Wednesday, November 29, 2017


Went to a really useful Blue Sky training session.

I remember when I first got going in fostering I wasn't sure about training. I was never top of the class back in my schooldays and getting my feet under a school desk again...well it didn't sit easy.

But things have changed in the world of education; or maybe learning is a different concept when it comes to training. Thing is; it's more than plain painless, it's fun. Perhaps it's that the content is practical and applies to real life. Maybe it's that the rest of the 'class' is  fellow foster carers one can relate to. Maybe it's the visuals. Maybe it's the refreshments. Whatever, all in all it's a good morning out.

This particular session was about a child-friendly practice called PACE.

PACE stands for Playfulness, Acceptance, Curiosity and Empathy. It's a method for getting onside with kids.

Even kids who are hard to charm.  And in fostering that's sometimes the challenge.

When a new child arrives you make sure they have their basic needs; food and shelter. You keep them and their room clean, you launder their clothes, get them to and from school - in other words the practical stuff. On the whole the practical stuff is easy, at least inasmuch as you know how to work a hoover, how to cook pasta, how to drive.

But how to get onside with a mite who's been metaphorically bashed about by the world (or sometimes literally)? 

We foster carers start by offering our foster children the same affection we offer our own children. It works with some, but only so far. 

Fostering is a job in which, during one's start-up days, one hopes the child will be grateful for our home and parenting and respect us for our effort. PACE helps one realise how things are for them (in the EMPATHY bit).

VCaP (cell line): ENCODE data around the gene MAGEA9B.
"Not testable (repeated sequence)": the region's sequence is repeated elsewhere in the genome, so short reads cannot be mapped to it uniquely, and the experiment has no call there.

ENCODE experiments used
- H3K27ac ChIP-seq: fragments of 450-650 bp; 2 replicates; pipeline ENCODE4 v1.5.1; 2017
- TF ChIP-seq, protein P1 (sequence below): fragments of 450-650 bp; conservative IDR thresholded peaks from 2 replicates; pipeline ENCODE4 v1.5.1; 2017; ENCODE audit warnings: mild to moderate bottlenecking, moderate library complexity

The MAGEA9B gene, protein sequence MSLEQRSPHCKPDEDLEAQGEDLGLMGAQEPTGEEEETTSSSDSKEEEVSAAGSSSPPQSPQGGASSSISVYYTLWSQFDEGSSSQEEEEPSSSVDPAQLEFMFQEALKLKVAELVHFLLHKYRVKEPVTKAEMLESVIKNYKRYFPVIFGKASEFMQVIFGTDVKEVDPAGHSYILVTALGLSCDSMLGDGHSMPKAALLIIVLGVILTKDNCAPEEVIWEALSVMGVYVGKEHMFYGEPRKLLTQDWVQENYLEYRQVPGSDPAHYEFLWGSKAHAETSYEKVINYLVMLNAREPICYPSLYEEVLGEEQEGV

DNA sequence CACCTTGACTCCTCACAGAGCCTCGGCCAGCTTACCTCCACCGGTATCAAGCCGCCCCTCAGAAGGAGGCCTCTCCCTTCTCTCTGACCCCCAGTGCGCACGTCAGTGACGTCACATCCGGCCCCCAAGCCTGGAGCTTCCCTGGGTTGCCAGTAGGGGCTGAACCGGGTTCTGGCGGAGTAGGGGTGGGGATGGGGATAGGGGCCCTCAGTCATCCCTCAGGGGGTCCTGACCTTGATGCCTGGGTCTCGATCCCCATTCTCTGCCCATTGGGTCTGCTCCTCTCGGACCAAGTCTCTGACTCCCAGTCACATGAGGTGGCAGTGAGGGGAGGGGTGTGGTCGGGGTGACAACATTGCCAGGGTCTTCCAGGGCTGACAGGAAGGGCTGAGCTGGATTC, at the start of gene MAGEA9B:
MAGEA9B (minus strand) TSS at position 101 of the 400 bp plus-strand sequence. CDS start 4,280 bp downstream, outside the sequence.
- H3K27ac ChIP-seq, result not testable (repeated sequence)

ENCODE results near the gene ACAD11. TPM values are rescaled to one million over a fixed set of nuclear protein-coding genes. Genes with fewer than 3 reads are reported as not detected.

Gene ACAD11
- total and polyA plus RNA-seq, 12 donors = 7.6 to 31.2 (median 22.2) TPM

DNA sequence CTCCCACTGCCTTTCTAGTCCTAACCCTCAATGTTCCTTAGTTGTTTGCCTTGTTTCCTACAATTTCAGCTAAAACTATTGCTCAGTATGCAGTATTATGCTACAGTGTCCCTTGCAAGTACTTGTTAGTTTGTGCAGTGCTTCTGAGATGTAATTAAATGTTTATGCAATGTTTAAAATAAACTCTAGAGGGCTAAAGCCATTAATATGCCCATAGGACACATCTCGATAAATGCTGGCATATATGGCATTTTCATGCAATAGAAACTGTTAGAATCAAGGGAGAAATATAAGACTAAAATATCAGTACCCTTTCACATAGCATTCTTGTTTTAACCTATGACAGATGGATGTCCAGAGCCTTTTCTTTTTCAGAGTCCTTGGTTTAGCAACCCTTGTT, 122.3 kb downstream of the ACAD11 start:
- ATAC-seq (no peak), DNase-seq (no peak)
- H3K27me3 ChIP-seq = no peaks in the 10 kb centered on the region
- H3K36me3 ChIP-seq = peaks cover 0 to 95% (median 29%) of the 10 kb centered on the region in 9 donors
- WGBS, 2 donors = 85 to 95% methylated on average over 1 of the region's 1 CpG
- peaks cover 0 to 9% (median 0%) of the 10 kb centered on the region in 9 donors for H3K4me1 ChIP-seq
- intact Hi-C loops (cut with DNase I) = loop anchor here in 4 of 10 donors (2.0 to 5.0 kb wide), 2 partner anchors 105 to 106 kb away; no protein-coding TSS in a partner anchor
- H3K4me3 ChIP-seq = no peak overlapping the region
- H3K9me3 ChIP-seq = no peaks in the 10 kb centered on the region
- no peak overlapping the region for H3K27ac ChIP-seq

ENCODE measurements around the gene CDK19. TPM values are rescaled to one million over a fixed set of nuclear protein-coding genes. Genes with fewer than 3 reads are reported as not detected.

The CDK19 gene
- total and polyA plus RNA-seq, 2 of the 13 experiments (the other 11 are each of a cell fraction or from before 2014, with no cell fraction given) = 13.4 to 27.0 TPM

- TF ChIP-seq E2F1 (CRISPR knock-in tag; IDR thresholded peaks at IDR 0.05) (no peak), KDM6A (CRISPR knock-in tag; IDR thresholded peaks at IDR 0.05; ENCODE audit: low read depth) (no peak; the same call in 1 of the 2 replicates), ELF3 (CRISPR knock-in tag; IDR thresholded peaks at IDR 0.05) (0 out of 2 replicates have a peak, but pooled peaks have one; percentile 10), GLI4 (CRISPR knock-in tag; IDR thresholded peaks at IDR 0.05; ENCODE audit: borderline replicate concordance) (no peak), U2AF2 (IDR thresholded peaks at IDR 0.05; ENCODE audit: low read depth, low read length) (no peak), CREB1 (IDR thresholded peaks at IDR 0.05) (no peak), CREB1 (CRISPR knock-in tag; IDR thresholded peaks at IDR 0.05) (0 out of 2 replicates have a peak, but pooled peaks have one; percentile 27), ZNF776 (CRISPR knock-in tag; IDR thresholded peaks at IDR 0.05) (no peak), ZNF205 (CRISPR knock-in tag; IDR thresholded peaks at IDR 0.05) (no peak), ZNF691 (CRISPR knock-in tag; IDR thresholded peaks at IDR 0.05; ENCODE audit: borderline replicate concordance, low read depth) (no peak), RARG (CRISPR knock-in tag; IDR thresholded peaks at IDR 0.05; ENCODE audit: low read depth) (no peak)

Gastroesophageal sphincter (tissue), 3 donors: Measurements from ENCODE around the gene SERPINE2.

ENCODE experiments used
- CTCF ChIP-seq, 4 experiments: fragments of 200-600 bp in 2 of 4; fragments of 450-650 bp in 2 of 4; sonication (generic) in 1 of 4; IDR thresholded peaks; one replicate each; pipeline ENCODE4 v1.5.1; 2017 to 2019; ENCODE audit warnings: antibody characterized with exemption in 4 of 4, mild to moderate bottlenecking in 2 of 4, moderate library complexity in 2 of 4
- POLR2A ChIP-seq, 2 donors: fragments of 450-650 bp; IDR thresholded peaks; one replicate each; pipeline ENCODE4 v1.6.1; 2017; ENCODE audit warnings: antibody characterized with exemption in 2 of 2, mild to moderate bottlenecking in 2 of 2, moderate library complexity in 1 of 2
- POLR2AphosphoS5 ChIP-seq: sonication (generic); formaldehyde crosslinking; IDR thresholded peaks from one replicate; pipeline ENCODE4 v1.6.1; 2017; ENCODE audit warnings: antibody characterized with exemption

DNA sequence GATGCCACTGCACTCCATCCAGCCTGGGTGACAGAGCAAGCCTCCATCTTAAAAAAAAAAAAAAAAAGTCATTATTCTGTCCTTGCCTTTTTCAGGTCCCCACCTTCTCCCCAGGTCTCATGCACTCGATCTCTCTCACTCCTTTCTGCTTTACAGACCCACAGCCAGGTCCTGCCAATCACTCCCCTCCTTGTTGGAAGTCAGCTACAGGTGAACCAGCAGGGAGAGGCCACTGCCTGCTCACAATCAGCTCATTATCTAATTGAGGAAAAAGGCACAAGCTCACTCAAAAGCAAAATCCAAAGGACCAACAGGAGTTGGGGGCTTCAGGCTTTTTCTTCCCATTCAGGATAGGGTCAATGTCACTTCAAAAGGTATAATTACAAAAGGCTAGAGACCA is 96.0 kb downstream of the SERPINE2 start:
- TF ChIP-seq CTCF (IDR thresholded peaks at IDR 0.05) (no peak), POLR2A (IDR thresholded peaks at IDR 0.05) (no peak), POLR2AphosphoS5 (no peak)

PACE gives us tools to help them trust us, help them like us even. Bring about a coming together.

Every so often I come home from training and I've learned something that helps me with my whole family never mind about just the foster children. Helps me out with life in general!

Example; the hall in our house had become a jumble of shoes. The 'rule' is that everyone takes their shoes off when they come in and put on their slippers/house shoes. Everyone's supposed to keep their footwear neatly under the telephone table.  Fact is that by half-past six it's a sea of shoes and trainers.

The "P" in PACE stands for playfulness.

There were six pairs of assorted shoes. So I laid them out so they spelled "HELLO" on the mat.

Each time someone came in there was a jokey conversation. A couple of times they crept into the hall and changed the word.

One obvious anagram of "HELLO" was the source of suppressed but very real laughter.

The joke is still going on every evening. Along with a bunch of other stuff where I've abandoned rules and regs are replaced them with fun.

It's even lightened things up in our marriage.

I'm looking forward to out next training session already!


  1. Im a teacher by profession, and a foster parent waiting for our first placement. It feels a bit like being pregnant, lots of waiting and no guarantees at the end what our child will be! We had a training day yesterday about loss & grief and identity. I have been really impressed with the trainings we have been too, a lot of them better than my teaching ones! The really nice thing was that the facilitator gave us a 20 min slot to ask the other carers anything we wanted to know. My husband has been coming to the training days too, and we have learnt such a lot. Now, just to put it all into practice...

  2. Oh well said! Waiting for that first placement is absolutely the closest thing to pregnancy!
    At least with your own baby you get to start from square one, the thing about your first placement is that they've been through the mill and are on on square minus one, and so are you, because you know less about your first placement than your first child. That said; you get more support with foster placements than with one's own babies.
    We all wish you well, are rooting for you, and hope you find a moment to tell us how it's going.